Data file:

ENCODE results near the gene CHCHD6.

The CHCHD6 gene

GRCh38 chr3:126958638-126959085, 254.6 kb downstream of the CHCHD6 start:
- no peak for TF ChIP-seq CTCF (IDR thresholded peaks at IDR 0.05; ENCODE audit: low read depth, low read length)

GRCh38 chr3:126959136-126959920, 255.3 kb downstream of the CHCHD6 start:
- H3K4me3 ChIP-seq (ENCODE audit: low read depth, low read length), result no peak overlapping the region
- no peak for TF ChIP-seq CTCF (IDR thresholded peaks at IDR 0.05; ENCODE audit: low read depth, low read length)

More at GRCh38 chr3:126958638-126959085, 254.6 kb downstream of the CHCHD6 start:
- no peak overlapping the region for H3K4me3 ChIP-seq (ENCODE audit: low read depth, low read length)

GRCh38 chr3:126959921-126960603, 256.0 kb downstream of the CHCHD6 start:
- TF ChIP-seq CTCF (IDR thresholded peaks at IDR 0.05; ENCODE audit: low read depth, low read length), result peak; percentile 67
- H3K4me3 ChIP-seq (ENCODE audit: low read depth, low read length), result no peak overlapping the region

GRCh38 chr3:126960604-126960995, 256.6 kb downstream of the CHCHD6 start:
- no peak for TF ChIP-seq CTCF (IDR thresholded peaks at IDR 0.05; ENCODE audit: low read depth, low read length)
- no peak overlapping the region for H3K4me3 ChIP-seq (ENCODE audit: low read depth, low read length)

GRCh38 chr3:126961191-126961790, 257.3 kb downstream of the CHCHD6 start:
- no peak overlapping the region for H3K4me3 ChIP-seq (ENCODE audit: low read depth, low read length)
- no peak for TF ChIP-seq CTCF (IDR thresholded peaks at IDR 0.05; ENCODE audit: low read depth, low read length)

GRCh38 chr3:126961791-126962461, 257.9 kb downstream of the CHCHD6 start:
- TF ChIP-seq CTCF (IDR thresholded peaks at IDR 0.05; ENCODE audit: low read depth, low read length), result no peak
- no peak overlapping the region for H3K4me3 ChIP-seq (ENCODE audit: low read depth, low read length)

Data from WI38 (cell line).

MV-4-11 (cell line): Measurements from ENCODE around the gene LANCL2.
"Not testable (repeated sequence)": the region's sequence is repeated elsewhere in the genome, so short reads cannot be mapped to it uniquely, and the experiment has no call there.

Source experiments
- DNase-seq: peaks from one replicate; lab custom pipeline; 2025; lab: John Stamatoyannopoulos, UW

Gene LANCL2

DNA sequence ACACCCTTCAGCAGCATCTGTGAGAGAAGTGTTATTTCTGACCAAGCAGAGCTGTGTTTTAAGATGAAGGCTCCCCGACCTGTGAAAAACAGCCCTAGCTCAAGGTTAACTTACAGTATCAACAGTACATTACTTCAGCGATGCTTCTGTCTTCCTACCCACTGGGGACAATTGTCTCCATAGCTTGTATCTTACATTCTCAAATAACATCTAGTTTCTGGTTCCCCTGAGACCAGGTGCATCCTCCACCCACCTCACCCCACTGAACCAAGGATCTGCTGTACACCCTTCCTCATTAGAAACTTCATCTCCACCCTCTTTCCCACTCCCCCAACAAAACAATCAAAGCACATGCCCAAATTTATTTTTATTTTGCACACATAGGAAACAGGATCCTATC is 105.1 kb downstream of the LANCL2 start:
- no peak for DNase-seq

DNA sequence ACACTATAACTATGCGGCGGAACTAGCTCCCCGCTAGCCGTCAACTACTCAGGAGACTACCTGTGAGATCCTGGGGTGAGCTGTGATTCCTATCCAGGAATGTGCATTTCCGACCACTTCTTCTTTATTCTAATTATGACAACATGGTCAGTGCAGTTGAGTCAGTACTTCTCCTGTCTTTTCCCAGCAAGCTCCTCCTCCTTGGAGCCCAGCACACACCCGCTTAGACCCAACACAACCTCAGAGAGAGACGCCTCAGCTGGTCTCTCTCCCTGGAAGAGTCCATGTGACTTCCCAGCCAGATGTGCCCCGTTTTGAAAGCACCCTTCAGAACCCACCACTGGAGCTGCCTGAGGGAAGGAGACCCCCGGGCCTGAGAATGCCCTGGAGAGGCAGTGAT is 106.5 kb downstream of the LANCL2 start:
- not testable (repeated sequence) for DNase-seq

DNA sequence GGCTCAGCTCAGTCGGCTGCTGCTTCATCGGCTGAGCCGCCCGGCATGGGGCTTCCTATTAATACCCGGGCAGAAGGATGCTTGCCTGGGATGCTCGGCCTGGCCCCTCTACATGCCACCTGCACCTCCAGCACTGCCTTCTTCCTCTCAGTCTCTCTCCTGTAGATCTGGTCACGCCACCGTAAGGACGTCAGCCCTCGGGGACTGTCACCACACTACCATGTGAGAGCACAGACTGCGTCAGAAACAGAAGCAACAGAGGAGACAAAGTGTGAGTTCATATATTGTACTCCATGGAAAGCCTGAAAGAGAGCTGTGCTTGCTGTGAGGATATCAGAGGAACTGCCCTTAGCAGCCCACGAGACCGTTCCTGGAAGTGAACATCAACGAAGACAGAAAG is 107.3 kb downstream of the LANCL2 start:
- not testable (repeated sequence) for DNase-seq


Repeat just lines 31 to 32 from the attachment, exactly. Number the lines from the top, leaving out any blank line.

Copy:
- not testable (repeated sequence) for DNase-seq

DNA sequence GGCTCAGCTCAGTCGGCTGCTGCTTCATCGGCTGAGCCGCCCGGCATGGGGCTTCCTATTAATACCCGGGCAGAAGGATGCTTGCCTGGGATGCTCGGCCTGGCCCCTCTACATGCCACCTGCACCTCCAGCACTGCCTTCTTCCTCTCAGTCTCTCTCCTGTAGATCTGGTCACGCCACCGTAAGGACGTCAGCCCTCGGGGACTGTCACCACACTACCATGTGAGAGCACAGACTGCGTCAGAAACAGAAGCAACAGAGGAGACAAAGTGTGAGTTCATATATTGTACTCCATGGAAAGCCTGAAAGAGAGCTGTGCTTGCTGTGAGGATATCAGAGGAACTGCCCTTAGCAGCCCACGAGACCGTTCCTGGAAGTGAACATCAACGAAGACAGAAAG is 107.3 kb downstream of the LANCL2 start: